A Successful Career in Seamanship Thanks to Tongue Point Job Corps
“The instructors were amazing,” says James Ernst. “You get out what you put into the program. The harder you work, the more you understand, and the instructors are there for you, every step of the way. The training gives you a good sense of the industry and where you want to fit into it.”
James Ernst studied seamanship at the Tongue Point Job Corps Center in Astoria, Oregon. The program is 18-24 months of intense maritime training with endorsements in Able Bodied Seaman (AB) Limited and Qualified Member of the Engineering Department (QMED). These courses are approved by the U.S. Coast Guard. The program has been in existence since 1980 and is operated by Inlandboatsmen’s Union in conjunction with MTC.
James quickly learned he liked taking apart and putting things back together. He also liked the solitude of the engine room. Now he works in the industry doing just that. James’ work schedule includes five weeks of 12 hour a day split shifts.
As part of his training at Tongue Point, he did his work-based learning with Sause Brothers in Honolulu, Hawaii, as a deckhand. After graduating, in 2016, he quickly started working in the industry. While grateful for the job—he still wanted that brass ring, to be an engineer. Through constant encouragement from a mentor at Sause Brothers, he continued to work hard and to make a name for himself as a reliable deckhand. When he had saved up enough and had the time off, he flew to Virginia for the test for licensure as assistant engineer. With it proudly in hand he flew back home and was ready when a job in the engine room opened up with Sause Brothers.
“I love this job!” James exclaims, “I make more than I ever thought possible. I thought I would just be a waiter my whole life, and now I have this: a career that I can continually advance in. Next up, in about one and a half years, I will qualify to get my Unlimited Assistant Engineer license and then, in about five more years, I can go for my Chief Engineer License.”
The transition to his new career wasn’t easy but definitely worth it.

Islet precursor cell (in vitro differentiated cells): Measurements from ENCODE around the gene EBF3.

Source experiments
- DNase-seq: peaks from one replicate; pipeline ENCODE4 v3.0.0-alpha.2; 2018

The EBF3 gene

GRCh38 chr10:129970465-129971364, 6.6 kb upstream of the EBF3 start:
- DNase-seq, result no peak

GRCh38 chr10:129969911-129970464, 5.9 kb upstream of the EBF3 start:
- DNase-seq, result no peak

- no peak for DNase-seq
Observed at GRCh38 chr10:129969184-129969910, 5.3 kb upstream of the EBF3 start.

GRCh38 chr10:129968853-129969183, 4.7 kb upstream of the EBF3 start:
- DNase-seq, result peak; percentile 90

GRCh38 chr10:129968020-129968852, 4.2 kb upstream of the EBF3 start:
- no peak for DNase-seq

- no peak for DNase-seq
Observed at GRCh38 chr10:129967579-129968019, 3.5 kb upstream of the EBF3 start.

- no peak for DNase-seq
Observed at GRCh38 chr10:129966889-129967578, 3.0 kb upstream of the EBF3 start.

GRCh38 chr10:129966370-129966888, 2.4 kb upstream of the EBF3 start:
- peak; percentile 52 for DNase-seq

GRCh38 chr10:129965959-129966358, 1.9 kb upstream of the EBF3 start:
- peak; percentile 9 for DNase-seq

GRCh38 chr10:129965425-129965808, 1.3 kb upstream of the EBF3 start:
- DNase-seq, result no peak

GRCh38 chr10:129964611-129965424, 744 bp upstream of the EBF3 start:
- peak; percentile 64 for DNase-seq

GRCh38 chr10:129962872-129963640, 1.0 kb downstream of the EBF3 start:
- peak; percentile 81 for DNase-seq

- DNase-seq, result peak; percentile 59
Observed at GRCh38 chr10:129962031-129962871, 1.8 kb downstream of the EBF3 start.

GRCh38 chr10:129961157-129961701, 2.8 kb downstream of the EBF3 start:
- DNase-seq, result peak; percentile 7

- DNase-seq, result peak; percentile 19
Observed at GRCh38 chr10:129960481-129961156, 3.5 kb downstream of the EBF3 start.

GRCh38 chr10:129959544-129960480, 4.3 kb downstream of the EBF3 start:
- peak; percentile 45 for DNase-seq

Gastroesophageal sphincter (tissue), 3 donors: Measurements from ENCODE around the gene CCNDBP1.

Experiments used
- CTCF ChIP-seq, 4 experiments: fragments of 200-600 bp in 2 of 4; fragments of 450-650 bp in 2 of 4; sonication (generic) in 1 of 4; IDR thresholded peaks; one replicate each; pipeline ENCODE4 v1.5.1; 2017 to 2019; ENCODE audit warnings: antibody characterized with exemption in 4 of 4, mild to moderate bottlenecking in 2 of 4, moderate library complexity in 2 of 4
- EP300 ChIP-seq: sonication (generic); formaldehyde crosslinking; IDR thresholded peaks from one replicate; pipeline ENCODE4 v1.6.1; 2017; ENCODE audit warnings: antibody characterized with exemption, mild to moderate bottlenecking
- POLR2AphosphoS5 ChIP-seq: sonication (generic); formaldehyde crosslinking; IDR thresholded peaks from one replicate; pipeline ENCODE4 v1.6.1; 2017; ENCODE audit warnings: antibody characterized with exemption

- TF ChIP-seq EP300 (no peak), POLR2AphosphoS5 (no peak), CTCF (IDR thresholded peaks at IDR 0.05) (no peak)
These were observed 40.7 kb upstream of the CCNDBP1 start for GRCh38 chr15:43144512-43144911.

“It was hard, and I wasn’t sure it would work out but I decided to make it work. I wish I had heard about the seamanship program a lot earlier and had entered it straight out of high school. For young people who don’t really know what direction they want to go in, I think they should look at Job Corps and don’t procrastinate. Don’t be afraid. It will be different, but the more you put into the program the more you will get out of it. Just decide on what you want to do and work hard at doing it.”
James says that now, when he looks at his paycheck, he feels proud that some of his tax dollars are going into such a worthwhile program. He recently helped another seamanship graduate get a job on the harbor in Honolulu. “We help each other out. It feels good to be a part of something that keeps on giving.”
Just a few years ago, James was waiting tables for minimum wage and couldn’t see how that would change. Now, comfortably in the middle class, James sees no limit to his future.
“There’s no going back, now,” he happily concludes.
“James Ernst excelling in the industry comes as no surprise to staff of the Seamanship program,” says Captain Len Tumbarello, director of the seamanship program. “During his time in the program, he always embodied the program’s core values of proficiency, people, professionalism, and passion.”
More than 80 students graduate from Tongue Point Job Corps annually with their AB (limited) and QMED-Oiler qualifications. And on average, 95% of their graduates are placed and enjoy employment in the maritime industry. Some of their graduates have reached the pinnacle of the industry and are now pilots for major river systems.
“It does not get any better than that!” says Captain Tumbarello.